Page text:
Tony Becca: Speak the truth, and speak it ever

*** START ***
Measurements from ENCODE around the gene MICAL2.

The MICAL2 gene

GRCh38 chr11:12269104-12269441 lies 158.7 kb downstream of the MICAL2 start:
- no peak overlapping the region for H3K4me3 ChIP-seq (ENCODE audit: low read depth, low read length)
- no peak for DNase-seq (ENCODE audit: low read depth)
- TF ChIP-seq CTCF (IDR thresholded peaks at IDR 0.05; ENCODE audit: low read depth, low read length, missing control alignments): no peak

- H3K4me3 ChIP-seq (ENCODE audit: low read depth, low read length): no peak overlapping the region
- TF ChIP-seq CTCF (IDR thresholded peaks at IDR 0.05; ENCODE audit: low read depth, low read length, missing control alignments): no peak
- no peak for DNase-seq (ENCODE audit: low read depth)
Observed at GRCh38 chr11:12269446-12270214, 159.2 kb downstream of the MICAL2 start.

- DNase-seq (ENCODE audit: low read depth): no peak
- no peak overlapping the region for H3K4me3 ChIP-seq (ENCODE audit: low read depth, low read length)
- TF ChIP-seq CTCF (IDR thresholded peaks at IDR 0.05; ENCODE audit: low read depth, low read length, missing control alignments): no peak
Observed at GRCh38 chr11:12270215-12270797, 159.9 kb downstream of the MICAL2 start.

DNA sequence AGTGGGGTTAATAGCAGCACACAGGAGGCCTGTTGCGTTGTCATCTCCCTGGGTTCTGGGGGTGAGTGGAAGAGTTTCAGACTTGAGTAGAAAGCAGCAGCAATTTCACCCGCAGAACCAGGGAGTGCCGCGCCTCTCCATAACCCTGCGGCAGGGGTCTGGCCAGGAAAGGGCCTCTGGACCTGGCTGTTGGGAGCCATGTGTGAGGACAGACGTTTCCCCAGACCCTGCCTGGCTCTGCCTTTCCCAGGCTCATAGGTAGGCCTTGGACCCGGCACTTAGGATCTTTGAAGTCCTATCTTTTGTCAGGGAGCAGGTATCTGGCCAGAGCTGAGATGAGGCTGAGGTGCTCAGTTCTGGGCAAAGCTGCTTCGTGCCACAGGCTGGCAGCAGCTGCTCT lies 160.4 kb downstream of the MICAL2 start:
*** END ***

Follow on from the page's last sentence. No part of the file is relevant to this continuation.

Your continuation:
first_imgThe first Test between the West Indies and Australia ended in an easy, comfortable, convincing, and one-sided innings and 212-run victory for Australia. It ended inside three of the scheduled five days, and regardless of what anyone says, Australian or West Indian, it was pretty predictable. The West Indies, ranked number eight, went to Australia after hardly winning a match away from home since 1995 and only winning a few matches against the good teams at home since then. They lost two Test matches to Australia in the West Indies this year, one match by nine wickets, and the other by 277 runs, after Australia had declared at 212 for two in their second innings. And against a new-look Sri Lanka only recently, they also lost 2-0, one by an innings and six runs, and one by 72 runs. That was a defeat which was so humiliating that it left the incomparable Garry Sobers almost in tears. And after arriving in Australia, and playing against a Cricket Australia XI, a team with an average age of 21 and comprising six players making their first-class debut, they lost the game by 10 wickets with time to spare after the Australians eased to 13 without loss in their second innings. With such a record going into the Test match, it was difficult, or unrealistic, for anyone, friend or foe, to expect anything better when they tackled the number two-ranked team in the world, especially in their own backyard and with the likes of David Warner and Steven Smith, Josh Hazlewood, Peter Siddle, James Pattinson, and Nathan Lyon. The West Indies, fortunately, did not have to face either Mitchell Johnson, who has surprisingly retired, or Mitchell Starc, who is injured. It mattered little, or very little. Australia broke almost every record, and quite comfortably at that. They batted first, after they had won the toss, and after Jason Holder had said he would have bowled first had he won the toss. They chipped to a mammoth 583 for four declared, after sliding to 121 for three, with a rousing fourth-wicket partnership of 449, not by Warner and Smith but by Adam Voges, 269 not out off 285 deliveries, and Shaun Marsh, 182, and then bundled the West Indies out for 223 and 148. In defeat, the West Indies did not seem worthy of being on the same field with Australia, and not for the first time in recent times, they looked out of place in a Test arena. At the start of the first day, the Aussie batsmen drove on both sides of the wicket and cut and pulled with relish, after tea on the same day they made merry when Romel Warrican, Kraigg Brathwaite, and Jermaine Blackwood were entrusted with the bowling, and on the last day, it was really embarrassing day as West Indian wickets tumbled with monotonous regularity. On that first day, the Australians sprinted to 70 without loss while stroking 15 of the 51 boundaries in the day’s play in the first 60 minutes, the four West Indies pacers bowled a total of only 48 overs between them, and Australia romped to 438 for three and to the highest total on any day in the history of Test cricket. At times during the match, especially while the part-timers were bowling, the West Indies had five and six fielders on the boundary. It was simply frustrating. The only saving grace for the West Indies as Australia scored at over five runs an over throughout their innings and their bowlers cut down the Windies batsmen one by one, were the batting performances of Darren Bravo and Brathwaite, who prevented a total embarrassment by chipping in with innings of 108 and 94 respectively. And all this followed a furious burst by Curtly Ambrose against the media for speaking the truth, nothing but the truth. Ambrose, the technical adviser, and the bowling coach, attempted to lambast the Australians for all their talk of a weak West Indies team. He was on the warpath, before the Test match, or appeared to be. The man who hardly uttered a word as a player, said: “We played against Australia not so long ago in the Caribbean and even though we lost 2-0 there were moments or periods when we had them on the back foot and had their backs against the wall. And we never finished them off. So we believe we can compete and not only compete but we believe we can beat them and that’s our focus, not just to compete but to win.” He also said, surprisingly: “We’re focused, and in light of what happened in the warm-up game, we are confident that we can put up a good show against Australia.” And to back up his words, he continued: “We had a meeting, we had a talk about it (the warm-up match). I explained to the guys in no uncertain terms that that’s unacceptable and if we are going to struggle against an Under-19 team how do we expect to compete against a strong Australian line-up?” Regardless of what Ambrose said, the West Indies did not win the first Test. In fact, they were beaten out of sight. He probably not only forgot the roles of Courtney Walsh, Richie Richardson, and Phil Simmons on this tour, but he also may have forgotten that he is the coach and not a player, and not a fast bowler at that. Ian Chappell, the former Australians great, said during the first day massacred of the West Indies bowlers, “regardless of what Ambrose says, this bowling is weak, very weak.” As the technical adviser, or the bowling coach of the team, Ambrose is expected to motivate the players as much as he can, especially as a former great player himself. He is not, however, expected to go overboard in his assessment of the players’ ability or their potential. He is not expected, especially as one who knows the game, to behave as if the players are better than they really are. He is expected to speak the truth, as he sees it, even if it is not really the entire truth.last_img read more